Revised estimates for number of bacterial and human cells “in a human body”

This (accurate) information is what every genomicist and molecular biologist needs to know, … in order to be the hit of cocktail party conversations.  Reported values in the literature on the number of cells in the body differ by orders of magnitude and are very seldom supported by any measurements or calculations.

In the attached mini-Review, authors integrate the most up-to-date information on the number of human and bacterial cells in the body. They estimated the total number of bugs in “the 70-kg reference man to be 3.8 x 1013 bacterial cells. For human cells, they identified the dominant role of the hematopoietic lineage to the total count (~90%) and revised past estimates to 3.0 x 1013 human cells. This analysis also updates the widely-cited erroneous 10:1 ratio (“10-times more bacterial than human cells)––showing that the number of bacteria in the body is actually of the same order (only 1.27X larger) as the number of human cells, and the bacterial total mass is about 0.2 kg.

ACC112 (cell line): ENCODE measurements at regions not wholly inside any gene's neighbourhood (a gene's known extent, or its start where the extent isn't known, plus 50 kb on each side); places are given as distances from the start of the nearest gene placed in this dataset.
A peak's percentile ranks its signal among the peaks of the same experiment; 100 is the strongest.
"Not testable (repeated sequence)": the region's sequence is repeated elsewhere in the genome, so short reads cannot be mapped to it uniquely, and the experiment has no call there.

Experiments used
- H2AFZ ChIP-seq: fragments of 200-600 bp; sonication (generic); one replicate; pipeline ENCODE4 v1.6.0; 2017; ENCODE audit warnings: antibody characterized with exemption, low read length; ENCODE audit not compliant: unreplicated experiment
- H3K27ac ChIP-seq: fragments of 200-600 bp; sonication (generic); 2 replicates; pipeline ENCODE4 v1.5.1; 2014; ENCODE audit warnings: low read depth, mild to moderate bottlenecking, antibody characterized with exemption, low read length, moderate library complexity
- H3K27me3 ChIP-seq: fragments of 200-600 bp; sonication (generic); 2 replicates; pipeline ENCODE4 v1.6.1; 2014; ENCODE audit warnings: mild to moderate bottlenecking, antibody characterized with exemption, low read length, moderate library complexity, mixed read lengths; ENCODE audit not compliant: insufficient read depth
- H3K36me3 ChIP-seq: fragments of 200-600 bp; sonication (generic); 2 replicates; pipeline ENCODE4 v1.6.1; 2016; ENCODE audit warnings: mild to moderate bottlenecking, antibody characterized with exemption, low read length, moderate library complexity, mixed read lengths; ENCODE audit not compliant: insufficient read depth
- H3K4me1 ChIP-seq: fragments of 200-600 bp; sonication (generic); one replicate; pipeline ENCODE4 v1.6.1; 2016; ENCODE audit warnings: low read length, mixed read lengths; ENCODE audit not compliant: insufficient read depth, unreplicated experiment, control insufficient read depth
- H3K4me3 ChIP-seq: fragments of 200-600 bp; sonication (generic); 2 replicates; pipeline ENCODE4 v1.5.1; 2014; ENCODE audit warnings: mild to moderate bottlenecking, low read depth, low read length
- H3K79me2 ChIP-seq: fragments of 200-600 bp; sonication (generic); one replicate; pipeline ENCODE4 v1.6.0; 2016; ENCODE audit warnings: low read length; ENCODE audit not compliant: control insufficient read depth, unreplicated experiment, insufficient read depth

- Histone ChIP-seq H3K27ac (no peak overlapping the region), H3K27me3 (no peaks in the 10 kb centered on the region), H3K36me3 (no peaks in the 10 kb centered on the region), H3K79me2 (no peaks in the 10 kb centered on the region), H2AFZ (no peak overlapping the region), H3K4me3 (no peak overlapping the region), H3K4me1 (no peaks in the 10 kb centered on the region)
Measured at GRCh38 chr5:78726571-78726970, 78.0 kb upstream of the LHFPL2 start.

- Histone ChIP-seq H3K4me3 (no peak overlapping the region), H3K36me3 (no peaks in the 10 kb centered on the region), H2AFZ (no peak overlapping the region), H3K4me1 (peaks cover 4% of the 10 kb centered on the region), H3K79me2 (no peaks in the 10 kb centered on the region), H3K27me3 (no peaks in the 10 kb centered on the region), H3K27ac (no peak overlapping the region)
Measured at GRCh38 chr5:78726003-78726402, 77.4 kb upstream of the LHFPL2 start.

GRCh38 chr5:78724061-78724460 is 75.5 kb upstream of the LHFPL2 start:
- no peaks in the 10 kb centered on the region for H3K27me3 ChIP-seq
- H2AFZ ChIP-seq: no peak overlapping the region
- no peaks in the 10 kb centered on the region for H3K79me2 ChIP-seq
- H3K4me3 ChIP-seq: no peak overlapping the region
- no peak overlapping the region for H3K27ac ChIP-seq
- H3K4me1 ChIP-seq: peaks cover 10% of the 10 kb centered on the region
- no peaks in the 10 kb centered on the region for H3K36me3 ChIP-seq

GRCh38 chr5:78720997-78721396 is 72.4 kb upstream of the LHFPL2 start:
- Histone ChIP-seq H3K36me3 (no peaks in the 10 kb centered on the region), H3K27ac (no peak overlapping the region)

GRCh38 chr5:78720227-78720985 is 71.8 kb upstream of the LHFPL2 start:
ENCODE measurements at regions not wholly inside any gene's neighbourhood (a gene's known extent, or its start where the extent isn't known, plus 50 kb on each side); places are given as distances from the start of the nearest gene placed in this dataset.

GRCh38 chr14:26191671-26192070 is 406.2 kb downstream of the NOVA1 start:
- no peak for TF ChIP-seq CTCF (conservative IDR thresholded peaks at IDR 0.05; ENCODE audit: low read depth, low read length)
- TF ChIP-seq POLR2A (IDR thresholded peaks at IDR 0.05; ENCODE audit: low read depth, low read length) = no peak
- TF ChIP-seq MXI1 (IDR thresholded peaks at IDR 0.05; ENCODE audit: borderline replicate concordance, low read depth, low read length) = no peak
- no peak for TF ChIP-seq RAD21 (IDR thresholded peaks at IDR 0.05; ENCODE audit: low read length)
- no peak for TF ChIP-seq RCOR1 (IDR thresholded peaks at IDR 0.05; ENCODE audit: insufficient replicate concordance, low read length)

PLoS Biol  2o16; 14: e1002533

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